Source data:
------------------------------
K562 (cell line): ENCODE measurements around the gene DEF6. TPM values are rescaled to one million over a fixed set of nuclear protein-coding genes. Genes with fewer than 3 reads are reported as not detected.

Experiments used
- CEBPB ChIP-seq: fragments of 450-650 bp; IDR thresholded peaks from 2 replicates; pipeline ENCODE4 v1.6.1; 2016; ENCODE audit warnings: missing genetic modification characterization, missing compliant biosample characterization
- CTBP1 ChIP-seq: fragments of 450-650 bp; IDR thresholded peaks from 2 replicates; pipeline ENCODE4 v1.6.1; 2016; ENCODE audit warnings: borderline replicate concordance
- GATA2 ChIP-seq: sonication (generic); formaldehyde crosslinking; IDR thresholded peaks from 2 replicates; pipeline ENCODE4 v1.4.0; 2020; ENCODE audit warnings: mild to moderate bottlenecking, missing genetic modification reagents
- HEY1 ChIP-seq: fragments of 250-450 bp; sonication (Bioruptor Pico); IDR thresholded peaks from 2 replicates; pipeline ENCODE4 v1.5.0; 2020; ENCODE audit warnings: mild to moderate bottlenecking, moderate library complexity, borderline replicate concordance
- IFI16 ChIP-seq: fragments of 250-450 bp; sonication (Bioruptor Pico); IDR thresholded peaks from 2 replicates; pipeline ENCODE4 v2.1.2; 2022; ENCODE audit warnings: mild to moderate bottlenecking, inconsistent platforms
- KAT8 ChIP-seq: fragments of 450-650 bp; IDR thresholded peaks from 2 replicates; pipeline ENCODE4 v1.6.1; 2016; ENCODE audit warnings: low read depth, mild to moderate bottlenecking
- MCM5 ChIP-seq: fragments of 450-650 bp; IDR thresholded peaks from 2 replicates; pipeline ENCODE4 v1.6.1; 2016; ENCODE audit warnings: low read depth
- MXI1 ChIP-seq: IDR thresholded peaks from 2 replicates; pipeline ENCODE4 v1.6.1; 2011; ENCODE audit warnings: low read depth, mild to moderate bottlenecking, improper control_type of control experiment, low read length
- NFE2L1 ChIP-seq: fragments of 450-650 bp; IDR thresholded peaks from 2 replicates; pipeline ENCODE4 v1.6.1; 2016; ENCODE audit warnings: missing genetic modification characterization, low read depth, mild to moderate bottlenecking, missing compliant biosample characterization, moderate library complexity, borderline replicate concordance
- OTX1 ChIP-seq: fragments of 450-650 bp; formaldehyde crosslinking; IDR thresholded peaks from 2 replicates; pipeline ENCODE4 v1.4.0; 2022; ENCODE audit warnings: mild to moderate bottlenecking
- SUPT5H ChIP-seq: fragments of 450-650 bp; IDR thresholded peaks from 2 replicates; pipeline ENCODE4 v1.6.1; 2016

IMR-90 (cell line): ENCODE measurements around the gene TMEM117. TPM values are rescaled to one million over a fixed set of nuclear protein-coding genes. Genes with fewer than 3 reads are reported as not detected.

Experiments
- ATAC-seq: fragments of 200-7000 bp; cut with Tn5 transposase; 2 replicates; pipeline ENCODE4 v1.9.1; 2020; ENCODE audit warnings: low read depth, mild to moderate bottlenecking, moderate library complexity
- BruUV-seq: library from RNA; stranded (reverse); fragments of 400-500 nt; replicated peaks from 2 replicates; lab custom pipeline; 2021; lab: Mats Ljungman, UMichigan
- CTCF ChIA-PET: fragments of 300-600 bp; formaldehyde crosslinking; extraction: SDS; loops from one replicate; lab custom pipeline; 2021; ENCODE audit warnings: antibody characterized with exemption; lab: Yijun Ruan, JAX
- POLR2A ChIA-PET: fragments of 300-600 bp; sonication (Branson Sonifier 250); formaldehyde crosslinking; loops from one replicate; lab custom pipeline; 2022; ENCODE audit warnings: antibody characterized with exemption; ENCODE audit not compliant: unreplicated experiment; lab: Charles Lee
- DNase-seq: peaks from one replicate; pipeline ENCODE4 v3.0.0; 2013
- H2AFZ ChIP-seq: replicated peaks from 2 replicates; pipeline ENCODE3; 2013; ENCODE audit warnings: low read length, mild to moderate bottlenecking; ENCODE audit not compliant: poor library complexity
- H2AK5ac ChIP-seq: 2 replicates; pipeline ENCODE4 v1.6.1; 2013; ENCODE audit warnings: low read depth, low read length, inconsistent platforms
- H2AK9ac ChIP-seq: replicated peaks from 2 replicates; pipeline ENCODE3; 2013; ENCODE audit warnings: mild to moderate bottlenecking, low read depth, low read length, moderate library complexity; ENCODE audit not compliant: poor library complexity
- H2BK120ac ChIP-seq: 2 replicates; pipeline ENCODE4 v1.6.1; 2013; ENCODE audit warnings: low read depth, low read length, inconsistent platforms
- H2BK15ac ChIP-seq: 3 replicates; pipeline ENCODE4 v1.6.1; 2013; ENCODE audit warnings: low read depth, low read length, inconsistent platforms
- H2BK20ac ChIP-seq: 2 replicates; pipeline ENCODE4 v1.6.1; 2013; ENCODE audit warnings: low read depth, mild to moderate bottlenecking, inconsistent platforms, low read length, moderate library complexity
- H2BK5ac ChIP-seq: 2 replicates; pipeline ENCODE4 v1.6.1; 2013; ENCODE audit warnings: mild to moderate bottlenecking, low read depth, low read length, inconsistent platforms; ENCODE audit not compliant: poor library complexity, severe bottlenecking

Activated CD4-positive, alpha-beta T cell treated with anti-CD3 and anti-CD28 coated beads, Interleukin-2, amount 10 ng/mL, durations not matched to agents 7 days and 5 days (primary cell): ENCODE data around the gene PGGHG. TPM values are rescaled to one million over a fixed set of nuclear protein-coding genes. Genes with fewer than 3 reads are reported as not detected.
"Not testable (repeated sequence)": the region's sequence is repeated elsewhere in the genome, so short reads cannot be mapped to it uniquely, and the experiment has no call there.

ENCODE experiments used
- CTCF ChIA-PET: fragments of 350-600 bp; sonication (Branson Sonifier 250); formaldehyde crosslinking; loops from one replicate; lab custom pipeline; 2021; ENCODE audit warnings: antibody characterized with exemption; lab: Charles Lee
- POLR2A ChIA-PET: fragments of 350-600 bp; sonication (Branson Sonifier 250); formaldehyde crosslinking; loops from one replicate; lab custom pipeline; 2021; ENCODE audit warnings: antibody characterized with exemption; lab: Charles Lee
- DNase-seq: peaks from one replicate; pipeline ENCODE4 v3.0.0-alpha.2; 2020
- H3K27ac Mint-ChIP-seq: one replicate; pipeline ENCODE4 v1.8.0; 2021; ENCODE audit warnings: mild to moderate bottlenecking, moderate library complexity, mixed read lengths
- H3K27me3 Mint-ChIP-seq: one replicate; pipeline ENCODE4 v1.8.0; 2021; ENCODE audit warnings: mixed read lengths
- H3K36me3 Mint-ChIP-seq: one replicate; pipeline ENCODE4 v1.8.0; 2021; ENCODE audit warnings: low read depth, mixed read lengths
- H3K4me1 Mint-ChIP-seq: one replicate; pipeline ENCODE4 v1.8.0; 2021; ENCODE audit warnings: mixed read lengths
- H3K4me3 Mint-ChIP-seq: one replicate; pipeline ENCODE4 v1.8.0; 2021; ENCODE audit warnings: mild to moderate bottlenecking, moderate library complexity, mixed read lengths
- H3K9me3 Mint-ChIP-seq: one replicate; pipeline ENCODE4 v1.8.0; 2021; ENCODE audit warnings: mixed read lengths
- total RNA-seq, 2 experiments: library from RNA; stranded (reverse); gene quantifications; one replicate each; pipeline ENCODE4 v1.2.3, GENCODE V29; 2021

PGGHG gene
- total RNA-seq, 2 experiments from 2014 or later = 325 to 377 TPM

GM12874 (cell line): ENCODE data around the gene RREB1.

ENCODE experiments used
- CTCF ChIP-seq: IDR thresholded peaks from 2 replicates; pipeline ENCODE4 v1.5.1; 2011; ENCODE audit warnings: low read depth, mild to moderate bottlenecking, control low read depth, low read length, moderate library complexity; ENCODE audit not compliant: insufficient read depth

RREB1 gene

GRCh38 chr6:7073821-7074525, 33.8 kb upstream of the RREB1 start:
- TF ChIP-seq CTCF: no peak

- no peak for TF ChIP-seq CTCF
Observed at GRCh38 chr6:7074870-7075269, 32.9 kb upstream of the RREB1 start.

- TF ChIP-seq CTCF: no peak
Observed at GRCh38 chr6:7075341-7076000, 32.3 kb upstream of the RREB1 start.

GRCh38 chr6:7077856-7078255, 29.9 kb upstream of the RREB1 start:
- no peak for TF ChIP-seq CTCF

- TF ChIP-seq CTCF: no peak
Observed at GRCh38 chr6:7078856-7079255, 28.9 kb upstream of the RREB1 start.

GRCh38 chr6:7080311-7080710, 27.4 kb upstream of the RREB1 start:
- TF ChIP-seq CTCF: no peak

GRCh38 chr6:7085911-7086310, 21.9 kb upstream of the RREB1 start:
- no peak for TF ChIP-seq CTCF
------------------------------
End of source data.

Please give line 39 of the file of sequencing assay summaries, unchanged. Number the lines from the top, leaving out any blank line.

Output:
- H3K9me3 Mint-ChIP-seq: one replicate; pipeline ENCODE4 v1.8.0; 2021; ENCODE audit warnings: mixed read lengths